Choosing the Best Swab for Aggressive Solvents - Banner

Choosing the Best Swab for Aggressive Solvents

In precision cleaning applications, swabs can be used on their own to remove contamination. MHowever, more often though swabs are used together with a solvent to remove contamination. The success of the cleaning effort depends in part on the compatibility between the swab and the cleaning solvent.  Using the wrong solvent can break down the swab head material and lead to more contamination instead of less.

Swab Head Material Compatibility

Most of the time solvent/swab compatibility is not a problem. The most common solvent for all types of cleaning is isopropyl alcohol (IPA), which is generally compatible with all types of swab materials. But sSometimes a stronger, less common, or even exotic solvent is required to remove stubborn contaminants like excess adhesive, stains, coatings, baked-on fluxes, and some biological materials.

When the swab head material starts to absorb a solvent, starts to attach the swab head material, most commonly an issue with foam, the material it will initially start to swell (most commonly an issue with foam). If the head is simply heat-staked to the handle (, melted to a single point on the front and back), it canwill tend to come loose quickly. With extended exposure to the harsh solvent, the foam willth then starts to break down and fall apart, creating a mess of particulates all over your project.

Keep in mind that standard cotton bud swabs are compatible across the board. It is sSynthetic materials that have solvent incompatibilitiesy concern, however they may be preferred for other reasons.

If you are in the process of selecting a swab, the following chart is a quick reference guide to what synthetic swab materials are compatible with which commonthe various solvents:

Key:
OK = no change with exposure
S = swelling/softening; acceptable in limited exposure might be ok if exposure is limited
X = incompatible, not recommended

Solvent / Chemical

Head Material

Foam

Polyester

Acetic Acid

OK

OK

Acetone

S

OK

Acetonitrile

OK

OK

Ammonia, Anhydrous

S

OK

Aniline

S

OK

Benzene

S

OK

Carbon Tetrachloride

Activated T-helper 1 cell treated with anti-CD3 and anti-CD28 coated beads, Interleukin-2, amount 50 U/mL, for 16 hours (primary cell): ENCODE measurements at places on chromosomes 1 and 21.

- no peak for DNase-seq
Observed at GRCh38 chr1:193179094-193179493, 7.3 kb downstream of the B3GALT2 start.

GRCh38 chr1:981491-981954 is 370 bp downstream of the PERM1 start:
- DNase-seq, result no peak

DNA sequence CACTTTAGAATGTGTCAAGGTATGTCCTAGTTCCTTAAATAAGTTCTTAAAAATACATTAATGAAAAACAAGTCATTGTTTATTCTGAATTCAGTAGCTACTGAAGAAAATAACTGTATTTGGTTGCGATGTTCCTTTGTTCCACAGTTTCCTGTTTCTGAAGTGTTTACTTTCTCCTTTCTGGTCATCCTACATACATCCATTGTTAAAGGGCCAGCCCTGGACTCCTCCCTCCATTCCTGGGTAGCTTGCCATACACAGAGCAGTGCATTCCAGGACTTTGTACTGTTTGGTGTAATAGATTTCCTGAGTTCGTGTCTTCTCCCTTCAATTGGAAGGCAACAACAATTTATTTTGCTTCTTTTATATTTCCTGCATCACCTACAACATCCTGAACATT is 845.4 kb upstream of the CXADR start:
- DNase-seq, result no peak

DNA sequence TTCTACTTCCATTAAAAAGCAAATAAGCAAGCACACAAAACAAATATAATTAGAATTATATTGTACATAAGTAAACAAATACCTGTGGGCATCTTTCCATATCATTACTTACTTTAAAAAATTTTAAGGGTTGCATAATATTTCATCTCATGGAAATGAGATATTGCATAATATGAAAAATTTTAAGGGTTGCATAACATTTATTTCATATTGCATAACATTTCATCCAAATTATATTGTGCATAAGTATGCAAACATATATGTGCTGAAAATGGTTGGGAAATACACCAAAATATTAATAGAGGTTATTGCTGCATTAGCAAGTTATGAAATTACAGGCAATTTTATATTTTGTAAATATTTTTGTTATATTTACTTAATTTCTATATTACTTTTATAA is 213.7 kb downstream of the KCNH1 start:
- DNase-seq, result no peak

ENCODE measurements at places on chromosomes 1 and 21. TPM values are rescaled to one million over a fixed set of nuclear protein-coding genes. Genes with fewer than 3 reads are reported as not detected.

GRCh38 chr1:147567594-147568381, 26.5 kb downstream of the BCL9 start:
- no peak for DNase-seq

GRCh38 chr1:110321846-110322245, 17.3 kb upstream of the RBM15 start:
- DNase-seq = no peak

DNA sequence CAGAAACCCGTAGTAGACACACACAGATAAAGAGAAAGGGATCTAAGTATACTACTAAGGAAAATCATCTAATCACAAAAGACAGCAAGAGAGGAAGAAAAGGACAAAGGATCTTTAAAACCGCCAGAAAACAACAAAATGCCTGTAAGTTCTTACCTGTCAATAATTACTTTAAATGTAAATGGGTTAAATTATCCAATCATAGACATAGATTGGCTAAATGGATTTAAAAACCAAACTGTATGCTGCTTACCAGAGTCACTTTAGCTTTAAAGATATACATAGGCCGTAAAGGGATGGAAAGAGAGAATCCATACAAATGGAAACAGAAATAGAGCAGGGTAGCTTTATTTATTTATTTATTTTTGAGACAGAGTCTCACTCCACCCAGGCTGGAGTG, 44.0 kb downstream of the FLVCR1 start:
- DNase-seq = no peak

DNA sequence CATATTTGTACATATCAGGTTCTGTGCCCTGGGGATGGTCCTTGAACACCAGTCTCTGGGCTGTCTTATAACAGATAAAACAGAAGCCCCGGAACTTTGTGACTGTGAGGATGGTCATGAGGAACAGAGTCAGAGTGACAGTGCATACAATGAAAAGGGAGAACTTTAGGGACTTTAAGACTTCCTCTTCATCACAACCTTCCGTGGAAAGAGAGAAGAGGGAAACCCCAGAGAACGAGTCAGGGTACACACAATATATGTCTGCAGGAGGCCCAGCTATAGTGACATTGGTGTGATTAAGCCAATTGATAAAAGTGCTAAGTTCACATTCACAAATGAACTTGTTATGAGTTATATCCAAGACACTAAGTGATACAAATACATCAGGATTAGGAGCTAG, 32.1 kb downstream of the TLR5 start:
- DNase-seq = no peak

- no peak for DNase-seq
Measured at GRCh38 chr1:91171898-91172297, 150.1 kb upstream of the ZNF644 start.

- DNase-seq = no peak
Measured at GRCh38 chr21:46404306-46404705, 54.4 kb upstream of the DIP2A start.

S

OK

Chloroform

S

OK

Chlorophenol

X

X

Chromic Acid

X

X

Cyclohexane

S

OK

Cyclohexanone

S

OK

Dimethylformamide

X

S

Dimethylsulfoxide (DMSO)

X

OK

Ethyl Acetate

S

OK

Ethyl Alcohol

OK

OK

Ethyl Chloride

S

OK

Formic Acid

X

OK

HFC (hydroflurocarbons)

OK

OK

HFE (hydrofluoroethers)

OK

OK

Heptane (all isomers)

OK

OK

Hexane (all isomers)

OK

OK

Hydrochloric Acid 48%

X

X

Hydrogen Peroxide

X

OK

Isopropyl Alcohol

OK

OK

Methanol

S

OK

Methyl Ethyl Ketone (MEK)

S

OK

Methylene Chloride

S

OK

Nitric Acid 100%

X

X

Nitrobenzene

S

OK

Perchloroethylene (PERC)

OK

OK

Phosphoric Acid 85%

X

OK

Sodium Hydroxide 36%

S

OK

Sulfuric Acid 98%

X

X

Tetrahydrofuran (THF)

X

OK

Toluene

S

OK

Trichloroethylene (TCE)

S

OK

Vinyl Acetate

S

OK

Water

OK

OK

Xylene

S

OK

Swab & Solvent Contact Time

Contact time with the between swab and solvent is a critical factor too. Some swabs are tolerant of aggressive solvents for a short period but break down over time. This is especially true when the swabs are used to apply adhesive, bonding solvent, or lubricants. Technicians often use a single swab forto make multiple applications, so the contact time is longer. The consequences are also higher because they are intentionally transferring fluid from the swab to the part.

Specific Example:

Aggressive solvents like acetone can destroy a polyurethane foam swab head. The acetone penetrates, swells and softens the foam making it very susceptible to any abrasion, tearing, shredding andwhich would shedding lots of particles and NVR (non-volatile residue). Over time the acetone will start separating the individual polymer molecules and the foam could even become sticky and leave behind residue.

However, acetone will have little or no effect on most polyester swabs. But acetone is aggressive and low in surface tension, so it can penetrate between weakly bound fibers, which may include the seams . The seams on some of the more delicate cleanroom polyester swabs may be more prone to weakening by acetone. With extended use, the swab seam may split. Coventry™ branded swabs from Chemtronics, are much stronger in both material and construction and, by design, will not be affected by acetone.

What About Swab Handles?

ESD handle foam swab

The swab handle material can also be susceptible to solvent attack but that is usually less critical and easily addressed by selecting swabs with polypropylene, nylon and polyethylene handles.

If ESD swab handles are required, aggressive solvents may have more of a tendency to soften the material or affect the dissipative properties. The blue material used for the Coventry ESD Swabs however is highly resistant to even aggressive solvents.

If you have any questions, please contact us.

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